Remember earlier in the day when we were all lamenting what we felt was the constipated (lack of) progress at the Winter Meetings? Well, the Cubs musta dumped a boatload of Metamucil into the coffee at the Gaylord Opryland Resort and Convention Center at some point on Tuesday. After a good deal of hints, allegations, and things left unsaid, Theo Epstein and Co. made a huge coup by snatching up Ben Zobrist with a 4-year, $56 million contract.
That signing necessitated the subsequent trade of Starlin Castro to the Yankees for Adam Warren, a move that had been a long time coming. Well, not this specific trade, though Castro to New York for a pitcher has been at the crux of a nauseating number of scenarios over the years. It wasn’t to the Mets and it wasn’t for a super-stud, but the deal should be a win-win for both teams.
And speaking of a win-win, both the Cubs and Zobrist should benefit from the deal that made Castro expendable. The Cubs get a veteran presence and a player who’s able to move comfortably between several different positions and the 34-year-old super-utilityman gets paid.
#Cubs give Zobrist no-trade clause for first three years and $2 million signing bonus. Breakdown though 2019: $10 m, $16 m, $16 m, $12 m.
— Patrick Mooney (@CSNMooney) December 9, 2015
If you’ve gotten really hung up on the all the wrong-side-of-30 stuff, you might think this is a lot of money to pay for what could end up being a depreciating asset. But judging value on age alone is both foolish and unrealistic, neither of which are words generally used to describe anyone in the Cubs’ front office. Even without factoring for inflation, Zobrist need only 1.69 WAR/season over the next four years to make this deal worthwhile. Nice.
That might scare someone who looks at Zobrist’s 2.1 fWAR this season and assumes he’s due for regression from that over the next few seasons, but you’re not that someone. At least, I don’t think you are. No, you know that WAR is a cumulative stat and that the new Cub was limited by a torn medial meniscus in his left knee and played only 126 games for the A’s and Royals. Okay, that’s still only worth 2.5 WAR in a 150-game season, but still.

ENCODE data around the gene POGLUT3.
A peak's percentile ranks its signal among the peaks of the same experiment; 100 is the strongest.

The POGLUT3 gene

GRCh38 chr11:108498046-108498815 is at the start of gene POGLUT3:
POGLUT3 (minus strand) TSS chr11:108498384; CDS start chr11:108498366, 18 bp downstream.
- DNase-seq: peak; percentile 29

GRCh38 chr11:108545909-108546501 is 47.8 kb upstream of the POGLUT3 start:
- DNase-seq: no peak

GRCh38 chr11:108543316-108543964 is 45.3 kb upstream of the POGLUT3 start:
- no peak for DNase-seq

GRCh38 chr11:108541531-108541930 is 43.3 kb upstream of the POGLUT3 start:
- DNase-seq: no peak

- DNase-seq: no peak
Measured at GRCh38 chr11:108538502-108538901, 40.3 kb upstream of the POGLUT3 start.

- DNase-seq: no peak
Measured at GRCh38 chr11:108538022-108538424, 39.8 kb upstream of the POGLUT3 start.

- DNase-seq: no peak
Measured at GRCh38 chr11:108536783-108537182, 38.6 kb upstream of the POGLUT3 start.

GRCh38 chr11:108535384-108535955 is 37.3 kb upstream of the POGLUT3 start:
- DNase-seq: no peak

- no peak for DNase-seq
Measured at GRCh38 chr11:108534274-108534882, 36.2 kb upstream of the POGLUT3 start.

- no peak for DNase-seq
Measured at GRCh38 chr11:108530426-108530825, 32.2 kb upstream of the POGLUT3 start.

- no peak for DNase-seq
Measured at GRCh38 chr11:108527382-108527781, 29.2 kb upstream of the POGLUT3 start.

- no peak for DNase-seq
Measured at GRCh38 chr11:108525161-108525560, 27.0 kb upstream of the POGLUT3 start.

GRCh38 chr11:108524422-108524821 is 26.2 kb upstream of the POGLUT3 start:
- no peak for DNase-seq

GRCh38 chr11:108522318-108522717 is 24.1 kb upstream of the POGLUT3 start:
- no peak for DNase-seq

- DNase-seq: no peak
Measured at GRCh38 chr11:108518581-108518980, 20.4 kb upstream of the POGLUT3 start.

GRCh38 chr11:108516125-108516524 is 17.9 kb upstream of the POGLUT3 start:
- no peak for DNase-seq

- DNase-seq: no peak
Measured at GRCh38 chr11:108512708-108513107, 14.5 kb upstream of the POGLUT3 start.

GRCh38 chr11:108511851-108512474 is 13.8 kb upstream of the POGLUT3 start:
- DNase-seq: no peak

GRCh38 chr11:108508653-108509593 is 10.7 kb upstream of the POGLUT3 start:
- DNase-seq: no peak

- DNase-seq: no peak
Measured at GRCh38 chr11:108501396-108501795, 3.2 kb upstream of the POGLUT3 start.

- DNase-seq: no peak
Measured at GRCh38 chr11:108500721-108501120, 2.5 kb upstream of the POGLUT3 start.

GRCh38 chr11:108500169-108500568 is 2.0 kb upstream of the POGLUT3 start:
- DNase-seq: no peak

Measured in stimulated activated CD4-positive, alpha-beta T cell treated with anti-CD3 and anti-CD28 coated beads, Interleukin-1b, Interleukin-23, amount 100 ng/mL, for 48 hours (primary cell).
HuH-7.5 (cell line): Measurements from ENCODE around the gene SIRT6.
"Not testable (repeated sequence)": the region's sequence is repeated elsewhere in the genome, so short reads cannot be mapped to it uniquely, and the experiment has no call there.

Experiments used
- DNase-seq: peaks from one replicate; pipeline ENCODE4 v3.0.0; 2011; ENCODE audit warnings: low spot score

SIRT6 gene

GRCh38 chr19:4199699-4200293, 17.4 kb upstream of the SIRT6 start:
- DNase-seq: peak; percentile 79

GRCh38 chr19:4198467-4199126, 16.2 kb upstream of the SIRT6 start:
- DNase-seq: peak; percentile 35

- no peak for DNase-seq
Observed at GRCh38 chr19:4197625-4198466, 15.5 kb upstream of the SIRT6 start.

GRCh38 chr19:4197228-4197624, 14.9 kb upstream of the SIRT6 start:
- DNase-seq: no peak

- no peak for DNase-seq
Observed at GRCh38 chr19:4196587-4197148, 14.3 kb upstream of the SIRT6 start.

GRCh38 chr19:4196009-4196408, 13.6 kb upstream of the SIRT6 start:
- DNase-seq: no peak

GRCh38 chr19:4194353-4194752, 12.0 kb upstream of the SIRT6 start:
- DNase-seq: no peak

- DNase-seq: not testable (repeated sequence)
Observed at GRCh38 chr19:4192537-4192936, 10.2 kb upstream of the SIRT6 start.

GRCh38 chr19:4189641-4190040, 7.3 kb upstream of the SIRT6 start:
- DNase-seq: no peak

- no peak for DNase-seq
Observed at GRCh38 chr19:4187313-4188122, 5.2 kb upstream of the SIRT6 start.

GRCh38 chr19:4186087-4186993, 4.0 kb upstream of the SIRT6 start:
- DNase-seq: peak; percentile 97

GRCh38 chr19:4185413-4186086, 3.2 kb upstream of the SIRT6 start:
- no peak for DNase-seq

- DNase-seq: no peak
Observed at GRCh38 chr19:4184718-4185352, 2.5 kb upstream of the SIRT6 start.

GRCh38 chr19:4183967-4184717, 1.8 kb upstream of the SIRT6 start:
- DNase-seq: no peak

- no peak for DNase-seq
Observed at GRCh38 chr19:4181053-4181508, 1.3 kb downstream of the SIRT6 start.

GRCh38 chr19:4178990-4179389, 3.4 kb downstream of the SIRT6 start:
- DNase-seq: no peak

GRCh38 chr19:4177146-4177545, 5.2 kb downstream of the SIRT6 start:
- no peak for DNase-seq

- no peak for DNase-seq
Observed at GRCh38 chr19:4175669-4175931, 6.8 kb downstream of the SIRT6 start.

And here’s the thing: even if Zobrist never totals enough wins above replacement to fully validate on paper the paper the Cubs handed him, his intangibles create a great deal of intrinsic value. Not since Bela Karolyi have we seen someone as adept at managing flexible athletes as Joe Maddon, and Zobrist is basically Mary Lou Retton. His ability to play all over the field should help his teammates stay fresh while burdening the team as a defensive liability.
He’s got a pretty solid bat too, boasting a career-average wRC+ of 118 (18% better than average major leaguer). Even with the bad wheel last season, Zobrist put up a very healthy 123. By comparison, Cubs second basemen posted a wRC+ of 81. Granted, that’s not some kind of catch-all stat that should provide the basis for all assessment. It is, however, a decent place to start.
In the end, Ben Zobrist is a really good baseball player and a guy with whom Joe Maddon is very familiar after several years together in Tampa. He is also a winner, as much as I know some people don’t like to hear it. I’m not really talking about some sort of amorphous psychological trait (though that’s in there too), but rather the fact that the guy has been on some very good teams and has experienced the ultimate victory is his sport. He shouldn’t disrupt the chemistry in the clubhouse and one can reasonably assume that he’ll be a good mentor to the young guys on the team.
And there’s something else about the Zobrist signing I really like: he chose to come to Chicago. Zobrist was a really sought-after free agent and could have gone to to New York or even Washington, among others. In the end, he had to have seen Chicago as a place that gave him the best chance to win again. Of course, it doesn’t hurt that he grew up in Eureka, IL, spent his early college years at Olivet Nazarene in Bourbannais, and now calls Nashville, TN (which is just a short flight away) home. Jon Heyman confirmed the emotional investment early Wednesday morning.
Zobrist picked cubs for family/location reasons. This wasn't about the $.
— Jon Heyman (@JonHeyman) December 9, 2015
Now he’s back in his home state and looking to get his hands back on the Commissioner’s Trophy he recently raised with the Royals. Ben Zobrist makes the Cubs better. And he won’t be the last player to do so this offseason.